Above: As you can tell, I was still painting my flags in those days and these are quite spectacular! However, I’ve based them the wrong way around; the white Leibfahne should always stand on the right! I’ll have to have a word with my 1990s self…
That’s it for my Reichsarmee regiments as they currently stand. I still haven’t painted anything from the Lower Rhine or Upper Saxony Districts, so will leave those districts for another time when I’ve got something to show. I’ve presently got five Reichsarmee cavalry regiments waiting in the lead-crypt, so hope to get them done soon.
General officers of the Reichsarmee initially wore a version of their own regimental dress (such as General von Wildenstein above, in the dress of his own Kurmainz Regiment) or some other concoction of their own design. However, the inevitable confusion this caused soon resulted in an order for all generals of the Reichsarmee to adopt Austrian-pattern general officers’ dress of white coat with red facings and small-clothes, heavily laced with gold. the exact pattern of which indicated the rank of the general.
The portrait on the right shows the Prinz von Sachsen-Hildburghausen, the first commander of the Reichsarmee during the Seven Years War, in the uniform of an Austrian Field Marshall.
Here are some of my Reichsarmee generals in Austrian uniform. I’ve used Old Glory 15s Austrian Generals.
Imperial Artillery Reserve (Reichsreserveartillerie)
As mentioned above, the only centrally-organised and funded elements of the Reichsarmee were the Imperial General Staff and the Imperial Artillery Reserve (Reichsreserveartillerie). While each Imperial District was required to provide its own light regimental guns, the Imperial Artillery Reserve would provide the position batteries. These were mostly 12pdrs, but howitzers, 6pdrs and even 3pdrs are also recorded as part of the Reserve.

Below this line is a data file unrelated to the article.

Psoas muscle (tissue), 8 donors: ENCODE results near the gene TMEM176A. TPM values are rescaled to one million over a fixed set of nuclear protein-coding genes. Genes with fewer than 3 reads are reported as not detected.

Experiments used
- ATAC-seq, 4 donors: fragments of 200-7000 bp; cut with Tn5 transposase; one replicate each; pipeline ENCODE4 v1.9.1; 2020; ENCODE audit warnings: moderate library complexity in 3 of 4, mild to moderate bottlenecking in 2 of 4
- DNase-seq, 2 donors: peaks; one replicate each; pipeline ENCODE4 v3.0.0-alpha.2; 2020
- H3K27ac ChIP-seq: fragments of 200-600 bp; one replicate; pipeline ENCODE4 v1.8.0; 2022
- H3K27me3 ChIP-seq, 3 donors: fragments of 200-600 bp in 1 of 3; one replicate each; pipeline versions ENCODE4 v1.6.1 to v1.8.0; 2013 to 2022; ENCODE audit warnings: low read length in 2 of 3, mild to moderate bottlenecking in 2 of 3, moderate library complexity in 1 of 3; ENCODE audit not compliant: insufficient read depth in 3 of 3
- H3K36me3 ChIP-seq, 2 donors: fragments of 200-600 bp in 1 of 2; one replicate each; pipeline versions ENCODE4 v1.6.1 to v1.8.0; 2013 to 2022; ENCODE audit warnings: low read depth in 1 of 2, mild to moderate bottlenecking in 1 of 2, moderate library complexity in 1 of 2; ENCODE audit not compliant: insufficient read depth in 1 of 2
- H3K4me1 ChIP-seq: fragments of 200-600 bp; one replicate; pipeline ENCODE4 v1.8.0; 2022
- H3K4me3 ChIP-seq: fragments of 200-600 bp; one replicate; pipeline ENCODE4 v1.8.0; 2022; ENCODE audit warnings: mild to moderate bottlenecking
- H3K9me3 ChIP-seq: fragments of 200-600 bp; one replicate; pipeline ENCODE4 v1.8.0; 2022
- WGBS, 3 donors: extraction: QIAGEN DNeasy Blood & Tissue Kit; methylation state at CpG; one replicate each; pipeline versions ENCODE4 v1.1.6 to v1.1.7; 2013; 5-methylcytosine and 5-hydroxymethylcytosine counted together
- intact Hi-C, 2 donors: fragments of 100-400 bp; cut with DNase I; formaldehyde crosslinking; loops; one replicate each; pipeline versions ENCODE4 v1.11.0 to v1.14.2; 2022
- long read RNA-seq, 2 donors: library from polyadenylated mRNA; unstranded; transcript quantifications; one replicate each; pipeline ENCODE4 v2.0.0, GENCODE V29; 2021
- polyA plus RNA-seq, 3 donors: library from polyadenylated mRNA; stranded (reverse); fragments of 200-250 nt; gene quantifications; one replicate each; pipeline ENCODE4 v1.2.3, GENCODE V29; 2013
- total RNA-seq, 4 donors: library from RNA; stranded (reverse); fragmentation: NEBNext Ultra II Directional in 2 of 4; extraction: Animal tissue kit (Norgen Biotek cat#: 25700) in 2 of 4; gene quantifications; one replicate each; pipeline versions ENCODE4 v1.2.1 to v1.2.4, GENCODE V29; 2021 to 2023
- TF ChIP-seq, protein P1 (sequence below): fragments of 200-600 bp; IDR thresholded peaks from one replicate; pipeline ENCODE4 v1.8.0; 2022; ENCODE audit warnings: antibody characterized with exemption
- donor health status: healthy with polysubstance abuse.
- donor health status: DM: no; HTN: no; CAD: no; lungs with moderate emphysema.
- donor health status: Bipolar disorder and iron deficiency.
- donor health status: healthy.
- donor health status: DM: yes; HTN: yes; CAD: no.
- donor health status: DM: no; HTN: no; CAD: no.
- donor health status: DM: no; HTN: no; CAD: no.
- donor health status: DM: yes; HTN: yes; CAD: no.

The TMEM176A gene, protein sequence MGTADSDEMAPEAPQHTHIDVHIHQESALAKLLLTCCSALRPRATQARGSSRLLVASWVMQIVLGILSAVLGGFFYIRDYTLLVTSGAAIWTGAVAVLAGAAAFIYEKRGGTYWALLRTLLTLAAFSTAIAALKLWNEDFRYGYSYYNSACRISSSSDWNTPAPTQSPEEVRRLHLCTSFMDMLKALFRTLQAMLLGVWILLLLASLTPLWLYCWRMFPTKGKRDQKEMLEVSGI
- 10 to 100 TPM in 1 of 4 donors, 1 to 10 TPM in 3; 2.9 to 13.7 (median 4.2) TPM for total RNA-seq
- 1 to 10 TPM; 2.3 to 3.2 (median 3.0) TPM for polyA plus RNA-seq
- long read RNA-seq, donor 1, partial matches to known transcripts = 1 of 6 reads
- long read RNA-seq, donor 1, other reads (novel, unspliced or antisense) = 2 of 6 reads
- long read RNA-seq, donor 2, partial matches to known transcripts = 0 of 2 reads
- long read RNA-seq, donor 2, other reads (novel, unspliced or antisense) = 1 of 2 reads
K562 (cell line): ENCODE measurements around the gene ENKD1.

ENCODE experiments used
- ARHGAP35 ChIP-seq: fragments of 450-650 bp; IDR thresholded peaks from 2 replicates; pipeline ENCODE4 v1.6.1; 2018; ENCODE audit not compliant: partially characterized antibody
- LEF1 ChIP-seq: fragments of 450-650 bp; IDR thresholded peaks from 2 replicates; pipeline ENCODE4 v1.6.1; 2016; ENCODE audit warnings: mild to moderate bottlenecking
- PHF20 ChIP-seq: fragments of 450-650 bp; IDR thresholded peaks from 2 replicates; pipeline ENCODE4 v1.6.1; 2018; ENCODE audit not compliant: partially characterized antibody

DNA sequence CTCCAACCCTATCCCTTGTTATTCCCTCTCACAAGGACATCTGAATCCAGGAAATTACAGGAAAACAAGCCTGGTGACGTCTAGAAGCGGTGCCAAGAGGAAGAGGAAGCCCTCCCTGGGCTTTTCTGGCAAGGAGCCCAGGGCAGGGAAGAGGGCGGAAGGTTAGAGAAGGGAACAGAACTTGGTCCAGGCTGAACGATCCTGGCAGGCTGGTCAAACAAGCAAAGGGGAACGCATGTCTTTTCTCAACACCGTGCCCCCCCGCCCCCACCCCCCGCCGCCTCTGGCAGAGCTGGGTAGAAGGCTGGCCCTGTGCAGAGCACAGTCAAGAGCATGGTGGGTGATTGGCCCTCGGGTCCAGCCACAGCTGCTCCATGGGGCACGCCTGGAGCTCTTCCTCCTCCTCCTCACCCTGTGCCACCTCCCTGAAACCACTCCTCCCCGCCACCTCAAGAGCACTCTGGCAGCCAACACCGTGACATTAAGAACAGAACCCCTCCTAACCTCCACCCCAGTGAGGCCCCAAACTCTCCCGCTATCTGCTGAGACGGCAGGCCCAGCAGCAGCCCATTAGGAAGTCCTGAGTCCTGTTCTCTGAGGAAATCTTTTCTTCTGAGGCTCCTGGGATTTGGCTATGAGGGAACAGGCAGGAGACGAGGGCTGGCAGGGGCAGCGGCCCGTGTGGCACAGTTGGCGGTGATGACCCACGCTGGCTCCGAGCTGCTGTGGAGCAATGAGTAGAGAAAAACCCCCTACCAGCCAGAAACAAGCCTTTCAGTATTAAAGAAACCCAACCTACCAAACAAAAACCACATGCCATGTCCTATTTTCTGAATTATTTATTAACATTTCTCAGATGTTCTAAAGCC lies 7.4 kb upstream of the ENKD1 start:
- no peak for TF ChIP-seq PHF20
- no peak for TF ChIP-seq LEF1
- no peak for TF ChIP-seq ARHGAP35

The guns themselves came mostly from the arsenals of Würzburg and Bamberg in Franconia, with additional guns coming from the city of Nuremberg and Bavaria. The Franconian guns are recorded as being mounted on red carriages, while the Nuremberg guns were red or ‘red and white’ (perhaps red carriages with iron fittings painted white or vice versa? The Hessians were known to use white carriages with red fittings), with some 3pdrs being plain wood and 6pdr carriages being painted blue-grey. Bavarian gun carriages were painted light blue.
Above: I’ve gone for the majority ‘Franconian Red’ option with regard to gun carriage colour. I’ll paint some other colours when I paint the next batch.
Above: The uniform of the Imperial Artillery Reserve was a dark blue coat with red cuffs, lapels, turnbacks, collar and shoulder-strap with white metal buttons. Small-clothes were dark blue. Neck-stocks and cross-belts were black, though waist-belts were white. The hat was laced white, with a black cockade.
Above: I used Old Glory 15s Austrian Artillery and simply painted on the lapels.
Anyway, that’s enough for now! 🙂